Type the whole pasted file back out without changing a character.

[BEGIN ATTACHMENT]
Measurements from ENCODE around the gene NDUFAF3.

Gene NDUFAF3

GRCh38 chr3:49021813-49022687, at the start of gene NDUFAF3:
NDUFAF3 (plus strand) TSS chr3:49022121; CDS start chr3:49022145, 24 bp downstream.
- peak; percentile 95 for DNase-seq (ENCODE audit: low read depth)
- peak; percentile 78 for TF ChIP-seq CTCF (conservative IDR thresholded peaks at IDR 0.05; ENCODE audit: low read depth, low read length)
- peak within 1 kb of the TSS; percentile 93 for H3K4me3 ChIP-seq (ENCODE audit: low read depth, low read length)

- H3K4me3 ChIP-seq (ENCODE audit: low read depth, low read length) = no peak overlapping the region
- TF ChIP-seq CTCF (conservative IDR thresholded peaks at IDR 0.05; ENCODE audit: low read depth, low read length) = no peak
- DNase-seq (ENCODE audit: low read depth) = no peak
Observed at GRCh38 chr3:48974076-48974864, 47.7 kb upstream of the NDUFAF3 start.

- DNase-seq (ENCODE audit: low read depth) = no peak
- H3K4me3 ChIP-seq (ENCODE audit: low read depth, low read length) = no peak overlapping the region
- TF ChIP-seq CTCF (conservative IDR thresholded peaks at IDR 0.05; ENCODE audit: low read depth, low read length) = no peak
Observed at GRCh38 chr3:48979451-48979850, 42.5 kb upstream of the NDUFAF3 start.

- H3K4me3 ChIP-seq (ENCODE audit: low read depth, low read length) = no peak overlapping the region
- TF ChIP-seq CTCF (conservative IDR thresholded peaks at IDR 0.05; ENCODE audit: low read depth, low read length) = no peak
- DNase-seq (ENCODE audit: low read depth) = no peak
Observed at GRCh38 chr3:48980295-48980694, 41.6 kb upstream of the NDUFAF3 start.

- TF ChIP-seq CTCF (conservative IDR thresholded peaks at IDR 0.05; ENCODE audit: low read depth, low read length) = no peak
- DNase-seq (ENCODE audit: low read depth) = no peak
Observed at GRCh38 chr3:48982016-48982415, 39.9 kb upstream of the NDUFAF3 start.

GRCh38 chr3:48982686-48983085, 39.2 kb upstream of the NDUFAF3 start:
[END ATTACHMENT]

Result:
Measurements from ENCODE around the gene NDUFAF3.

Gene NDUFAF3

GRCh38 chr3:49021813-49022687, at the start of gene NDUFAF3:
NDUFAF3 (plus strand) TSS chr3:49022121; CDS start chr3:49022145, 24 bp downstream.
- peak; percentile 95 for DNase-seq (ENCODE audit: low read depth)
- peak; percentile 78 for TF ChIP-seq CTCF (conservative IDR thresholded peaks at IDR 0.05; ENCODE audit: low read depth, low read length)
- peak within 1 kb of the TSS; percentile 93 for H3K4me3 ChIP-seq (ENCODE audit: low read depth, low read length)

- H3K4me3 ChIP-seq (ENCODE audit: low read depth, low read length) = no peak overlapping the region
- TF ChIP-seq CTCF (conservative IDR thresholded peaks at IDR 0.05; ENCODE audit: low read depth, low read length) = no peak
- DNase-seq (ENCODE audit: low read depth) = no peak
Observed at GRCh38 chr3:48974076-48974864, 47.7 kb upstream of the NDUFAF3 start.

- DNase-seq (ENCODE audit: low read depth) = no peak
- H3K4me3 ChIP-seq (ENCODE audit: low read depth, low read length) = no peak overlapping the region
- TF ChIP-seq CTCF (conservative IDR thresholded peaks at IDR 0.05; ENCODE audit: low read depth, low read length) = no peak
Observed at GRCh38 chr3:48979451-48979850, 42.5 kb upstream of the NDUFAF3 start.

- H3K4me3 ChIP-seq (ENCODE audit: low read depth, low read length) = no peak overlapping the region
- TF ChIP-seq CTCF (conservative IDR thresholded peaks at IDR 0.05; ENCODE audit: low read depth, low read length) = no peak
- DNase-seq (ENCODE audit: low read depth) = no peak
Observed at GRCh38 chr3:48980295-48980694, 41.6 kb upstream of the NDUFAF3 start.

- TF ChIP-seq CTCF (conservative IDR thresholded peaks at IDR 0.05; ENCODE audit: low read depth, low read length) = no peak
- DNase-seq (ENCODE audit: low read depth) = no peak
Observed at GRCh38 chr3:48982016-48982415, 39.9 kb upstream of the NDUFAF3 start.

GRCh38 chr3:48982686-48983085, 39.2 kb upstream of the NDUFAF3 start: